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The Conservation Volunteers (TCV) volunteering impact report

Thursday marked the launch of The Conservation Volunteers (TCV) report on volunteering impact where they summarised a three year project that explored motivations, changes in pro-environmental behaviour, wellbeing and community resilience. The report is worth a read as it goes beyond the direct impact on the local environment of TCV activities, and demonstrates how involvement in environmental volunteering can […]

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The Conservation Volunteers (TCV) volunteering impact report

Thursday marked the launch of The Conservation Volunteers (TCV) report on volunteering impact where they summarised a three year project that explored motivations, changes in pro-environmental behaviour, wellbeing and community resilience. The report is worth a read as it goes beyond the direct impact on the local environment of TCV activities, and demonstrates how involvement in environmental volunteering can […]

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Albert Borgmann’s Philosophy of Technology, VGI & Citizen Science

Some ideas take long time to mature into a form that you are finally happy to share them. This is an example for such thing. I got interested in the area of Philosophy of Technology during my PhD studies, and continue to explore it since. During this journey, I found a lot of inspiration and links […]

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Albert Borgmann’s Philosophy of Technology, VGI & Citizen Science

Some ideas take long time to mature into a form that you are finally happy to share them. This is an example for such thing. I got interested in the area of Philosophy of Technology during my PhD studies, and continue to explore it since. During this journey, I found a lot of inspiration and links […]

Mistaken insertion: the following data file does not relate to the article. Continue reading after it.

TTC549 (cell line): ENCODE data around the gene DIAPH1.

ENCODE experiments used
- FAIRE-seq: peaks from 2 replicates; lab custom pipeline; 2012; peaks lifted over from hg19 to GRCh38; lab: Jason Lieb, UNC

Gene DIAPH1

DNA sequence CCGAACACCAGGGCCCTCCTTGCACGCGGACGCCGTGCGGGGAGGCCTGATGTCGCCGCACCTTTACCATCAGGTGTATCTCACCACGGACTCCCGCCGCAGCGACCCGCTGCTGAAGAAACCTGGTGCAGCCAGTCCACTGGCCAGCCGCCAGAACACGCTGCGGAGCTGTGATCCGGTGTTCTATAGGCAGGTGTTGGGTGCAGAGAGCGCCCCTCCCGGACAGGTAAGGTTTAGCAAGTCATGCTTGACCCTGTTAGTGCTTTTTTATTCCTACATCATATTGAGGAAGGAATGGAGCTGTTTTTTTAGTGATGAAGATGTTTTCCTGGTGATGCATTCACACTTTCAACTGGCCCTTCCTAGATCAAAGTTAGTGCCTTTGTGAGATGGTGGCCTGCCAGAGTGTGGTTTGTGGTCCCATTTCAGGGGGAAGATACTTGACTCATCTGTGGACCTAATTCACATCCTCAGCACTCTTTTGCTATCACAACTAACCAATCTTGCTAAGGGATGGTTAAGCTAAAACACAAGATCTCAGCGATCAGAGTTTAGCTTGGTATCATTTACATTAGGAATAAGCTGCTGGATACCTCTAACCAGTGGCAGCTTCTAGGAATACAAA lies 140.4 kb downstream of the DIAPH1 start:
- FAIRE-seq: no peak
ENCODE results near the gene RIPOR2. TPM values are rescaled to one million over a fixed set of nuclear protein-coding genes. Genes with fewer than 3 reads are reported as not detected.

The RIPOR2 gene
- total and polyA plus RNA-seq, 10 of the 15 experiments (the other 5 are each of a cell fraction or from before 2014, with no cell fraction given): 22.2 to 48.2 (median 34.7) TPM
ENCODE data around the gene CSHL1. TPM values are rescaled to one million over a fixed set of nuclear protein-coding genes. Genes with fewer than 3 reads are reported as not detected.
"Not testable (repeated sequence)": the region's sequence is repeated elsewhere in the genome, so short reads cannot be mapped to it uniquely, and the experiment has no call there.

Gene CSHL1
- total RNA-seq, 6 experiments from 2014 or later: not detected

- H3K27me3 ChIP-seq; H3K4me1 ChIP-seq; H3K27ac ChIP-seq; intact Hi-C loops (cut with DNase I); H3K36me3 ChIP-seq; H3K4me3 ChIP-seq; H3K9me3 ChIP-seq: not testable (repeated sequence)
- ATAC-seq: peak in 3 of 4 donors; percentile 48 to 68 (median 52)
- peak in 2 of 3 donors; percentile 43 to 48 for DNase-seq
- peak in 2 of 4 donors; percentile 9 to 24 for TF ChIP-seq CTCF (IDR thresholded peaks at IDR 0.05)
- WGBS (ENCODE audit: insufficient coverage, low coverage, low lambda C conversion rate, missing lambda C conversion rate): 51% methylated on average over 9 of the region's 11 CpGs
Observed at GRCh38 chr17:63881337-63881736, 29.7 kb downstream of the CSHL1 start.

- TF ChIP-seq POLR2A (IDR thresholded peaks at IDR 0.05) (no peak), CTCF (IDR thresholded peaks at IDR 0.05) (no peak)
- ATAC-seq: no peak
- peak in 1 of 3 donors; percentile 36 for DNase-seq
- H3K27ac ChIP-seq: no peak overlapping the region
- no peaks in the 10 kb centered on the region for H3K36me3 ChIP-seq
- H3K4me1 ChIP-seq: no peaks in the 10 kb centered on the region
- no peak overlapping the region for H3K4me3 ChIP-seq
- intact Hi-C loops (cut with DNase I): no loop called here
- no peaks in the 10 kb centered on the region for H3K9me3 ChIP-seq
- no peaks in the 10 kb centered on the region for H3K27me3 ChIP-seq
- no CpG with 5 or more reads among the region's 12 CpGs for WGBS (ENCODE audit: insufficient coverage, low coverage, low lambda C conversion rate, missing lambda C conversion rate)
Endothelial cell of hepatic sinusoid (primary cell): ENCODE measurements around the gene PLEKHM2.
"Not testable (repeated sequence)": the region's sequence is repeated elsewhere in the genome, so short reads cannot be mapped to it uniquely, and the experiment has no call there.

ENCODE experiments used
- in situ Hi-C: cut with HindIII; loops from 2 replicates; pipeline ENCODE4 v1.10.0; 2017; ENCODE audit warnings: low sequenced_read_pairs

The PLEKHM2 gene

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Assertions on crowdsourced geographic information & citizen science #3

Following the two previous assertions, namely that: ‘you can be supported by a huge crowd for a very short time, or by few for a long time, but you can’t have a huge crowd all of the time (unless data collection is passive)’ (original post here) And ‘All information sources are heterogeneous, but some are more […]

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Assertions on crowdsourced geographic information & citizen science #2

Following the last post, which focused on an assertion about crowdsourced geographic information and citizen science I continue with another observation. As was noted in the previous post, these can be treated as ‘laws’ as they seem to emerge as common patterns from multiple projects in different areas of activity – from citizen science to crowdsourced […]

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Assertions on crowdsourced geographic information & citizen science #1

Looking across the range of crowdsourced geographic information activities, some regular patterns are emerging and it might be useful to start notice them as a way to think about what is possible or not possible to do in this area. Since I don’t like the concept of ‘laws’ – as in Tobler’s first law of […]